Presentation on theme: "LETS INVESTIGATE. Whats it all about? Making predictions Testing predictions Making decisions Collecting evidence Selecting equipment Being aware of."— Presentation transcript:
Whats it all about?
Making predictions Testing predictions Making decisions Collecting evidence Selecting equipment Being aware of risks Interpreting dataRecording results Communicating results Learning and developing skills
You must begin with a question, which can be scientifically investigated! In order for you to do all of those things…
Asking questions Does exercise make your heart beat faster? Do plants need water to grow? All investigations start with a question !
What question could these children be investigating? What are they predicting will happen?
? ? ? ? ?
Whats on their minds?
An interesting set up. But whats it all about?
What are these two finely dressed children investigating? What is their prediction?
What could these children be raising question about?
Careful planning needed for this one, but what question could they be trying to answer?
Can you shed any light on this one?
Finally, whats this all about?
Attainment targets : Scientific enquiry There are five aspects of attainment in this attainment target: 1.Ideas and evidence 2. Planning 3. Carrying out 4. Interpreting and evaluating 5. Recording and presenting data Level 1 I can describe or respond appropriately to simple features of objects, living things and events I observe, communicating my findings in simple ways for example, talking about my work, through drawings, simple charts.
Level 2 I can respond to suggestions about how to find things out and, with help, make my own suggestions about how to collect data to answer questions. I can use simple texts, with help, to find information. I can use simple equipment provided and make observations related to my task. I can observe and compare objects, living things and events. I can describe my observations using scientific vocabulary and record them, using simple tables when appropriate. I can say whether what happened was what I expected.
Level 3 I respond to suggestions and put forward my own ideas about how to find the answer to a question. I can recognise why it is important to collect data to answer questions. I can use simple texts to find information. I can make relevant observations and measure quantities, such as length or mass, using a range of simple equipment. Where appropriate, I can carry out a fair test with some help, recognising and explaining why it is fair. I can record my observations in a variety of ways. I can provide explanations for observations and for simple patterns in recorded measurements. I can communicate in a scientific way what I have found out and suggest improvements in my work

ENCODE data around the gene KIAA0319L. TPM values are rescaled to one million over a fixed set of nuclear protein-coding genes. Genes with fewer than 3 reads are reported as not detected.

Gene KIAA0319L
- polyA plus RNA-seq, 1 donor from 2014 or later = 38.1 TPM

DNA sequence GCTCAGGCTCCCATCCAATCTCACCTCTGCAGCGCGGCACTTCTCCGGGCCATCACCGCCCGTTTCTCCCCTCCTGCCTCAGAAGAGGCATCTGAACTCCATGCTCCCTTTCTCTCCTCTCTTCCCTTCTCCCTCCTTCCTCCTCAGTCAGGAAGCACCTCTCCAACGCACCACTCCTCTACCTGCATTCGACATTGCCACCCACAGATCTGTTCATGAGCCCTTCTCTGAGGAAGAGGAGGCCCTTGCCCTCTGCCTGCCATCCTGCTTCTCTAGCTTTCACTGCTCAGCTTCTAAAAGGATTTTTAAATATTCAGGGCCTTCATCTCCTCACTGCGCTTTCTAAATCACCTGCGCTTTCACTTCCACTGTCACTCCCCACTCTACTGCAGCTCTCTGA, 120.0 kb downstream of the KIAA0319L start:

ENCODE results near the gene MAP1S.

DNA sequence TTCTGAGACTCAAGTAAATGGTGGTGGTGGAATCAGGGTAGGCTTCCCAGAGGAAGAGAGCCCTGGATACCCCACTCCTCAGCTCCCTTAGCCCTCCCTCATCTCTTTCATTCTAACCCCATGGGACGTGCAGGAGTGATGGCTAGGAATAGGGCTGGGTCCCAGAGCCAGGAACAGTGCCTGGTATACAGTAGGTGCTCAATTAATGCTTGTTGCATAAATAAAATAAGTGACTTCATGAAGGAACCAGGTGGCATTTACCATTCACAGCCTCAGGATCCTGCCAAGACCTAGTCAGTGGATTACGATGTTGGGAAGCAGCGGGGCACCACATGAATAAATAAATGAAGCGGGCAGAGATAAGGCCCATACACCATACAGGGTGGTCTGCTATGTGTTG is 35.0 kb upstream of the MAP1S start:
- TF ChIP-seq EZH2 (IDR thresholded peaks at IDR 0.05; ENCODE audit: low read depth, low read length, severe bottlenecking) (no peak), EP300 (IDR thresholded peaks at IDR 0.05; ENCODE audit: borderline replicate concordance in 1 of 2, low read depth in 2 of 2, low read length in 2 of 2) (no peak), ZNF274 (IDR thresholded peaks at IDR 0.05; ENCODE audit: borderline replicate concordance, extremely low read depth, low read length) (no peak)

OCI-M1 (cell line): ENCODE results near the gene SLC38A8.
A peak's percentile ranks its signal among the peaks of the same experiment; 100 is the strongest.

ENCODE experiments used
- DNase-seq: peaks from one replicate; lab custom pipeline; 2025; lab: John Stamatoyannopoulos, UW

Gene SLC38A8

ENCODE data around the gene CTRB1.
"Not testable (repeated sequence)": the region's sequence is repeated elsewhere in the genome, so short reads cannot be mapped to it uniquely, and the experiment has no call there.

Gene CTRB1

Level 4 I can recognise that scientific ideas are based on evidence. In my own investigative work, I can decide on an appropriate approach for example, using a fair test to answer a question. Where appropriate, I can describe, or show the way I perform my task, how to vary one factor while keeping others the same. Where appropriate, I can make predictions. I can select information from sources provided for me. I can select suitable equipment and make a series of observations and measurements that are adequate for the task. I can record my observations, comparisons and measurements using tables and bar charts. I am beginning to plot points to form simple graphs, and use these graphs to point out and interpret patterns in their data. I am beginning to relate my conclusions to these patterns and to scientific knowledge and understanding, and to communicate them with appropriate scientific language. I can suggest improvements in their work, giving reasons.
Level 5 I can describe how experimental evidence and creative thinking have been combined to provide a scientific explanation. When I try to answer a scientific question, I can identify an appropriate approach. I can select from a range of sources of information. When the investigation involves a fair test, I can identify key factors to be considered. Where appropriate, I can make predictions based on my scientific knowledge and understanding. I can select apparatus for a range of tasks and plan to use it effectively. I can make a series of observations, comparisons or measurements with precision appropriate to the task. I am beginning to repeat observations and measurements and to offer simple explanations for any differences I encounter. I can record observations and measurements systematically and, where appropriate, present data as line graphs. I can draw conclusions that are consistent with the evidence and begin to relate these to scientific knowledge and understanding. I can make practical suggestions about how my working methods could be improved. I can use appropriate scientific language and conventions to communicate quantitative and qualitative data.